I flew with lots of guys right out of collage in the right seat and asked them what the lowest vis and. Ceiling that had been out in and was almost never less than 10 miles and 2000 feet. That’s a great disservice to someone who could be asked to do a trip at say 5 miles and 1000 feet. Now before you say it. YES if your not comfortable doing the trip don’t go. I AGREE 100% but why not lower that stress on that pilot and fill a little more of there bag of experience before they have to use some of there bag of luck.

Anyway hope this is helpful. Stay safe.

I have done some SVFR stuff with my students. But to be frank, when I'm on a non IFR rated plane, I dont feel so comfortable to push the student to find his way all by himself. I do help them. And its mostly 5 mins to get back into the airport from the PA. And I dont feel so comfortable in hanging out in that WX for long either. That extra pressure thinking about a case of not being able to get a clearance to get back into the CZ altogether..
---------- ADS -----------
 
sjatana
Rank 1
Rank 1
Posts: 27
Joined: Wed Feb 20, 2019 5:02 pm

Re: Instructor trying to get real-world experience

Post by sjatana »

Flightgame wrote: Sun Nov 08, 2020 9:46 pm I am a Flight Instructor trying hard to impart practical knowledge to my students. But sometimes I feel that my lack of real-world flying experience is crippling me. Wondering if there would be any way in which I could do some back seat flying / right seat flying (in a single pilot environment where there is a free right seat ?) so that I can actually understand the reality better.

Seniors, please help.
I am not a senior by any means ... though being a dad makes me feel like one lol.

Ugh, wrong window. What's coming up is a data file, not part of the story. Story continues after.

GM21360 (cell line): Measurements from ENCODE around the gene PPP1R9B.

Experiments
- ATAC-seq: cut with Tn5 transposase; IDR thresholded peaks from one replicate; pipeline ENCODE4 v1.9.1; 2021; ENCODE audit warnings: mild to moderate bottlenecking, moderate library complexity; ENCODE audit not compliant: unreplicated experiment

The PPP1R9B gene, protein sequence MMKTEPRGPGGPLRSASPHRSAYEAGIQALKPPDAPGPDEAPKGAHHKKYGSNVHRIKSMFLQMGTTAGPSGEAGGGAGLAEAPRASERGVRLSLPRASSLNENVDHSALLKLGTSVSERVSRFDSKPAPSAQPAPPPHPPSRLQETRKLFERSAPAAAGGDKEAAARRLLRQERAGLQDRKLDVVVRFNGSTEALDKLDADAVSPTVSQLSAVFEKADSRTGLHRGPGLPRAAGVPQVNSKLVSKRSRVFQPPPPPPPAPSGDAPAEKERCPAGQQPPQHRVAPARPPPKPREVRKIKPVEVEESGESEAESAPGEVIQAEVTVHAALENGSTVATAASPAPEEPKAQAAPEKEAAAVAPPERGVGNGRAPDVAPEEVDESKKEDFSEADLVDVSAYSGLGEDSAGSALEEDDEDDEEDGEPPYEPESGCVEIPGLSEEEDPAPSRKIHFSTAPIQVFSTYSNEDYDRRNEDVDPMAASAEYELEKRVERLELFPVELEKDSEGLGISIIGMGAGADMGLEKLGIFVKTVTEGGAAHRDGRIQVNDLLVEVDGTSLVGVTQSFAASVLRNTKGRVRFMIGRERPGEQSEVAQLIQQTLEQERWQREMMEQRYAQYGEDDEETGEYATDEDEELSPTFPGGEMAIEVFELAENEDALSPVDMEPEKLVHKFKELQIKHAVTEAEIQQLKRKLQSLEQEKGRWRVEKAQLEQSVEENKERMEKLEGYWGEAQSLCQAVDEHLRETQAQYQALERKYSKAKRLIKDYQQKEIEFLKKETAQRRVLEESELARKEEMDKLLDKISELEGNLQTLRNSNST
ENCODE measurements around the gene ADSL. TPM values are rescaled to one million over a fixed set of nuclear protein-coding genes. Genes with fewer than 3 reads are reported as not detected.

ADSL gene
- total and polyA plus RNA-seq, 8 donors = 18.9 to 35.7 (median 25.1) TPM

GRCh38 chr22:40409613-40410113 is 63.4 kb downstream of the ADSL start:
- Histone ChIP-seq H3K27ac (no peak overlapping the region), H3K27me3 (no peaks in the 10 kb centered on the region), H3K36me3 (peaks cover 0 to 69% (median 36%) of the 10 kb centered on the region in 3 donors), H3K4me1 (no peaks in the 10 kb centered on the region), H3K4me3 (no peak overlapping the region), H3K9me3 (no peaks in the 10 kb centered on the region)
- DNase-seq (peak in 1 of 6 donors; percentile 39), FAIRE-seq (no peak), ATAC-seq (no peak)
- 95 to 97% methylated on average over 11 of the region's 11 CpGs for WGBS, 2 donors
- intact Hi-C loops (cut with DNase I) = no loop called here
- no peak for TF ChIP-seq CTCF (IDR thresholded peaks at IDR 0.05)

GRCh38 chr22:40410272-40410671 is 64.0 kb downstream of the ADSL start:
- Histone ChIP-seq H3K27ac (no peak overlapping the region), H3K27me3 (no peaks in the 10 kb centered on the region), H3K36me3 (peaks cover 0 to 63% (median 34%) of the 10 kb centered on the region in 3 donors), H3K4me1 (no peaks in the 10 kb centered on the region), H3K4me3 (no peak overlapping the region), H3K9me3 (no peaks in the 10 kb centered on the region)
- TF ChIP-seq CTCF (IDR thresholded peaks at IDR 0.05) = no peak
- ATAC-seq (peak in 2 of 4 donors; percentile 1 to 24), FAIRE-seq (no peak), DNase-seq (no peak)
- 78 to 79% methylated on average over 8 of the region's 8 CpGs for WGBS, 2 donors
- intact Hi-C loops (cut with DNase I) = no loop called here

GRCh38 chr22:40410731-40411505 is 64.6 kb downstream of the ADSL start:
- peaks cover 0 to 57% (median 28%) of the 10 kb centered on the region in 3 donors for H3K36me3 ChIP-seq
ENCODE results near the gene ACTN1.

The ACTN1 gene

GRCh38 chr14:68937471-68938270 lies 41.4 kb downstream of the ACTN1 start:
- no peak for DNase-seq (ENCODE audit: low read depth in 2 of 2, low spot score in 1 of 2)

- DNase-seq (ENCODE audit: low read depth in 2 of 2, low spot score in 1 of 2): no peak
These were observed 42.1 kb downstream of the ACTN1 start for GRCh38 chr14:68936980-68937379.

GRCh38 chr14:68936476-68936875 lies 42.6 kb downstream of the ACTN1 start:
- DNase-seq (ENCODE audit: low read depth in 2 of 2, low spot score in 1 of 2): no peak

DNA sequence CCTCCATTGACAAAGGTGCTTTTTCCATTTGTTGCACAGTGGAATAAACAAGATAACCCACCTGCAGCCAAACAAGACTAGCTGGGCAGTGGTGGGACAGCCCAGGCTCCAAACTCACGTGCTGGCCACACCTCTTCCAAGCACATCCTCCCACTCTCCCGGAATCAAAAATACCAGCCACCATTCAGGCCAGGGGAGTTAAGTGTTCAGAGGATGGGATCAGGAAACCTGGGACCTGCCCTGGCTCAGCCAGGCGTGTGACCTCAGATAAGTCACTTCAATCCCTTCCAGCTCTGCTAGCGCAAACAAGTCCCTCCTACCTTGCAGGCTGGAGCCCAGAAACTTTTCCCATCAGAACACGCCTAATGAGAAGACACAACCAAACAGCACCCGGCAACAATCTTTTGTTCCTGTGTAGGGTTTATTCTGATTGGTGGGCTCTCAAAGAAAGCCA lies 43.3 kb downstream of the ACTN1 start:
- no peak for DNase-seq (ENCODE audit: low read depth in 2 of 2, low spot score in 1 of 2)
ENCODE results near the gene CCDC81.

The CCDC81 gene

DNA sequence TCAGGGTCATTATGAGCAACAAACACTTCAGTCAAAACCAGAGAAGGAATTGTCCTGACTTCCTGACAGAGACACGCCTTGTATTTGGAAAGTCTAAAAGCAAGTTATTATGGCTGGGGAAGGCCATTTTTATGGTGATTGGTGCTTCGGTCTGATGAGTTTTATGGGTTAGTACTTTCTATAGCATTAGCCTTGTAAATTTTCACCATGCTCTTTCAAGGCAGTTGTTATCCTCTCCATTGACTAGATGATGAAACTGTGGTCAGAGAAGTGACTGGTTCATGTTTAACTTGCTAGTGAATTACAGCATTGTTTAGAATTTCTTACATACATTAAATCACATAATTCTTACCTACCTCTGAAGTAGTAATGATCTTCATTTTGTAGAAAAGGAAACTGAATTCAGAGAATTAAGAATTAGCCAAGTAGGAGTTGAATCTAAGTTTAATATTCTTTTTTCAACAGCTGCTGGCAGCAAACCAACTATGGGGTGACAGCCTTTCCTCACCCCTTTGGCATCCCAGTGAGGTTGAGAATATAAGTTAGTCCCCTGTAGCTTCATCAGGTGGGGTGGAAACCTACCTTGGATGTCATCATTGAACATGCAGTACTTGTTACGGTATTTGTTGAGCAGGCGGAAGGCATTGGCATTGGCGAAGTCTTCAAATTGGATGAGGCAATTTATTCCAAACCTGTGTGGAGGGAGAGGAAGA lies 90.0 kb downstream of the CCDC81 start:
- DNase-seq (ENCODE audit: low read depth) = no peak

I commend you first of all for thinking this way and from what I gather you want what is best for your students.

Remember, as a flight instructor busting around the pattern we are building the foundations and fundamentals of flying. We must lead by example in pilot decision making, commitment to safety and flight discipline. If you can instill those practises as a flight instructor while teaching you're already doing more for that student than you can imagine...

How one approaches flight instructing can make or break a student - that in itself is a leadership responsibility that you shouldn't take for granted.

Keep up the great work.
---------- ADS -----------
 
Flightgame
Rank 1
Rank 1
Posts: 41
Joined: Mon May 25, 2020 8:40 pm

Re: Instructor trying to get real-world experience

Post by Flightgame »

rookiepilot wrote: Mon Nov 09, 2020 8:52 am
photofly wrote: Mon Nov 09, 2020 7:49 am
rookiepilot wrote: Mon Nov 09, 2020 6:55 am






After I got my IFR I took the initiative, and spent a fair bit of time right seat with some very experienced pilot on several trips, shared expenses, even flew from the right seat in IMC, and asked a million questions about safe operations, weather, everything. Some of this was from "hanging out at Dar's clubhouse" -- idea. I was a total knowledge sponge.

Thats so awesome!
---------- ADS -----------
 
Post Reply

Return to “General Comments”